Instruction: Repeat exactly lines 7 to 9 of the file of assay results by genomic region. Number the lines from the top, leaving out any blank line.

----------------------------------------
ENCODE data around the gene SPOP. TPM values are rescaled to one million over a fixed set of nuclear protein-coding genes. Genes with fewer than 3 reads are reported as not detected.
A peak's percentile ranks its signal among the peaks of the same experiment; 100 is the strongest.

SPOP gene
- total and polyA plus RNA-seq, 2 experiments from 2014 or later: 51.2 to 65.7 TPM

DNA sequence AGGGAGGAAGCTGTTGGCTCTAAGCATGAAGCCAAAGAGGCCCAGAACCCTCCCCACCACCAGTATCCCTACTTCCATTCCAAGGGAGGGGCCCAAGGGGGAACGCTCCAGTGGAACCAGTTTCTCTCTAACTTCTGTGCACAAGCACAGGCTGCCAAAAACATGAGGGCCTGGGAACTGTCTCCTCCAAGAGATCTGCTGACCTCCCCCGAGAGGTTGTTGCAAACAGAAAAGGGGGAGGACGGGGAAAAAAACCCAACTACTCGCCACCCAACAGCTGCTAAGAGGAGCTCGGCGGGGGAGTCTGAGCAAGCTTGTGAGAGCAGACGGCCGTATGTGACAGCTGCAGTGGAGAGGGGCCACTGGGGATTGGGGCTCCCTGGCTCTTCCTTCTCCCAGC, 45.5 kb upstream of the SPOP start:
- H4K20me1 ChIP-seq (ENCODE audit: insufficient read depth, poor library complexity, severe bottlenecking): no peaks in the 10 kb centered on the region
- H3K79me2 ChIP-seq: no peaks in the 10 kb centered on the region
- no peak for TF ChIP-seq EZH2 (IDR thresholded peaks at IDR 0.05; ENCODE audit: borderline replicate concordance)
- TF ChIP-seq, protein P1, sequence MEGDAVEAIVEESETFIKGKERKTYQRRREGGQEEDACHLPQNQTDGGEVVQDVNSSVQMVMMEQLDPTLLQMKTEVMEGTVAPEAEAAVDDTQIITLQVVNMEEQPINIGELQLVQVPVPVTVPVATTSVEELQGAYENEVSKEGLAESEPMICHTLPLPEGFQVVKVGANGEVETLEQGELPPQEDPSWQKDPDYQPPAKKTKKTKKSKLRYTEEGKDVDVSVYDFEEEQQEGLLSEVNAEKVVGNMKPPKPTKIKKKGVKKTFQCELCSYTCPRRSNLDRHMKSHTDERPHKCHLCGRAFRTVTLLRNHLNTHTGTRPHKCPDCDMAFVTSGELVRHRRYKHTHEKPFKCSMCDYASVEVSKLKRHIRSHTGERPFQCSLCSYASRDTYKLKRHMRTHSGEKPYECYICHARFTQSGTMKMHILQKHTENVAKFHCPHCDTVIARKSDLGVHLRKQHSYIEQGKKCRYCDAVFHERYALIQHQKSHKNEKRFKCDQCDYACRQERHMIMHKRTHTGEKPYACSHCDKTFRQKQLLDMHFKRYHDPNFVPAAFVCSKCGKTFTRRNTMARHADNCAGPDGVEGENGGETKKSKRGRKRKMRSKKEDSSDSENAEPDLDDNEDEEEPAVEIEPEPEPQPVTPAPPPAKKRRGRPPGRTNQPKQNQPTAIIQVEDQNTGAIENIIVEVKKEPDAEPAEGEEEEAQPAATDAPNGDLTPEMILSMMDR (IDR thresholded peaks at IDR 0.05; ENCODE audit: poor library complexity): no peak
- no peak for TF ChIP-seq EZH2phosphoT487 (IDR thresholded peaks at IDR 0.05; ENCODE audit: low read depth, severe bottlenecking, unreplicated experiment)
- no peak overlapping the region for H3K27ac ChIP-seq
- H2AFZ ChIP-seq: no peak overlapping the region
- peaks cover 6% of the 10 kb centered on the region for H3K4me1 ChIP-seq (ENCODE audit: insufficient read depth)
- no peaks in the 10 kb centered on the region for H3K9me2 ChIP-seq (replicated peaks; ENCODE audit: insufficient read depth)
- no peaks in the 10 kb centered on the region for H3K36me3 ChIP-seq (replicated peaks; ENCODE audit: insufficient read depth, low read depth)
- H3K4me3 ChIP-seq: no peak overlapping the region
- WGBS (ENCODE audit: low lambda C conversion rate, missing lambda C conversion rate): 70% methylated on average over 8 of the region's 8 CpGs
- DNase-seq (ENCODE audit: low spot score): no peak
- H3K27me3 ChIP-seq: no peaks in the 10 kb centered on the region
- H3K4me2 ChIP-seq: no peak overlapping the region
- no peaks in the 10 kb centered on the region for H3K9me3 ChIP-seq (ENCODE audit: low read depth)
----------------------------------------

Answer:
- H3K79me2 ChIP-seq: no peaks in the 10 kb centered on the region
- no peak for TF ChIP-seq EZH2 (IDR thresholded peaks at IDR 0.05; ENCODE audit: borderline replicate concordance)
- TF ChIP-seq, protein P1, sequence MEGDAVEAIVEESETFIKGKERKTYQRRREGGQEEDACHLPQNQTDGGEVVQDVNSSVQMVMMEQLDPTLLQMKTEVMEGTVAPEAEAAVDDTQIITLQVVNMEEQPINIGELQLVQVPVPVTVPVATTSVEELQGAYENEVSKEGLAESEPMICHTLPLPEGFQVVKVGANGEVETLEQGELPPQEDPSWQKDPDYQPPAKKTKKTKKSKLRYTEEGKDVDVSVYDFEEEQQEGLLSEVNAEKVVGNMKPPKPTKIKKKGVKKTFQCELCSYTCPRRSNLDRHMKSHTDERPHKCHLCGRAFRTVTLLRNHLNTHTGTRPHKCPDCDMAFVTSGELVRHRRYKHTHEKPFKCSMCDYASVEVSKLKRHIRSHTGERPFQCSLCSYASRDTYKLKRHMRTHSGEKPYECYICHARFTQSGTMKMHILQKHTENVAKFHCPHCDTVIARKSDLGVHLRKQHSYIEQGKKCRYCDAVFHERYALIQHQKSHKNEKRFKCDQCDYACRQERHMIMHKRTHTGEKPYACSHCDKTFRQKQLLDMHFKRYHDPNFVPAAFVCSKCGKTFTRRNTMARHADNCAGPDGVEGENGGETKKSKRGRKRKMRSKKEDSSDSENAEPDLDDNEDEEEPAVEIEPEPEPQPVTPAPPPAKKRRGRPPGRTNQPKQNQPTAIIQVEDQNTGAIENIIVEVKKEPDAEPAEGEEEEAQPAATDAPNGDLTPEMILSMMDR (IDR thresholded peaks at IDR 0.05; ENCODE audit: poor library complexity): no peak